Q: How can we incentivize the private sector, foundations, multilateral organizations to collaborate with governments to expedite data-driven solutions?
A: Each of us holds a piece of the puzzle, but united, we can combine our unique strengths to scale big-picture solutions that drive success across industries, from policy to markets. With a few examples of positive collaboration and impact, we can ultimately drive greater use of gender data to effect change.
Q: Why do you think cross-sectoral partnerships and collaborations are a win-win for all parties involved?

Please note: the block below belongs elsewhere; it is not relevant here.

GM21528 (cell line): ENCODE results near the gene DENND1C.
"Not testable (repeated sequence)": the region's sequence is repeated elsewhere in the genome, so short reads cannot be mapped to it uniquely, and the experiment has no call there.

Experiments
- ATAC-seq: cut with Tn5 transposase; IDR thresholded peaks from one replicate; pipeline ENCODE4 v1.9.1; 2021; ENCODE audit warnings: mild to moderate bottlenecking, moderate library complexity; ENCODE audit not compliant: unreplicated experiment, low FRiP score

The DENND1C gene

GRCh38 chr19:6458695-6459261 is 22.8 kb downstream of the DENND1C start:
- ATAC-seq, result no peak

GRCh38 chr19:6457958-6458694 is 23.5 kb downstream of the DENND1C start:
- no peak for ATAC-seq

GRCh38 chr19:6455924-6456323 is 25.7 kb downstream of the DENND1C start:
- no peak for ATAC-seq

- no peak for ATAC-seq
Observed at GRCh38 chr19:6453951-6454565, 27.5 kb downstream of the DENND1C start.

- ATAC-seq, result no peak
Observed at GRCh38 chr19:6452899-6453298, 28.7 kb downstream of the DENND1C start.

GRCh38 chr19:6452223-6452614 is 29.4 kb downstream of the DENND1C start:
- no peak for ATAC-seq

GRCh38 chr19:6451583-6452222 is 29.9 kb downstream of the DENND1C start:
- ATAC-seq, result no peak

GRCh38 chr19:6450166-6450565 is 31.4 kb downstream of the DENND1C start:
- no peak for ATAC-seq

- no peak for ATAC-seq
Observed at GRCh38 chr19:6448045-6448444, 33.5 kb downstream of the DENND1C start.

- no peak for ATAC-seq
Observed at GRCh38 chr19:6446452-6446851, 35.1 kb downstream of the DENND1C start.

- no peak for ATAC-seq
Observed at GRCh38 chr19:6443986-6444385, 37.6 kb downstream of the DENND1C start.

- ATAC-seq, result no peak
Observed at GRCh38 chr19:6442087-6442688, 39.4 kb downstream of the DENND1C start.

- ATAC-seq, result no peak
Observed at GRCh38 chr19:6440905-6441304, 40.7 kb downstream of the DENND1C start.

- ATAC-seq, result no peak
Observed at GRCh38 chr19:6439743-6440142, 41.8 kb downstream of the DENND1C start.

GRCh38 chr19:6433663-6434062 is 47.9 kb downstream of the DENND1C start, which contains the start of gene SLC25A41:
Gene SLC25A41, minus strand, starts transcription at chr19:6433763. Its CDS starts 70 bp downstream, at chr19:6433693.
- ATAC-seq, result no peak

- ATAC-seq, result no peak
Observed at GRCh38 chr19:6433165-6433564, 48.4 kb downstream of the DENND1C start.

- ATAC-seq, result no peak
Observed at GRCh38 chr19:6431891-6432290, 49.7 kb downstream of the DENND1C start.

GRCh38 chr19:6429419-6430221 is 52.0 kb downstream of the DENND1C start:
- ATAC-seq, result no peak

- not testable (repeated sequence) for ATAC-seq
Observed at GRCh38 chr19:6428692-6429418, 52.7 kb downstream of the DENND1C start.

A: COVID-19 has taught us that collaboration is not a luxury. We know that we need each other more than ever. The last two years have highlighted the challenges and disproportionate impacts faced by women, girls and marginalized communities on the ground—and partnership provides an opportunity to drive tangible impact by clearly defining what each stakeholder can contribute toward progress. The win is being able to create more effective policies, relevant products and responsive services that will serve women and girls and ultimately accelerate gender equality.
Q: And finally, what is on your wish list for 2022 in terms of new partnerships?
A: I hope to see a multistakeholder collaborative that will bring together the private sector, governments and other actors to drive progress on collecting and effectively using gender data for positive change.
*Data2X is an APCO client.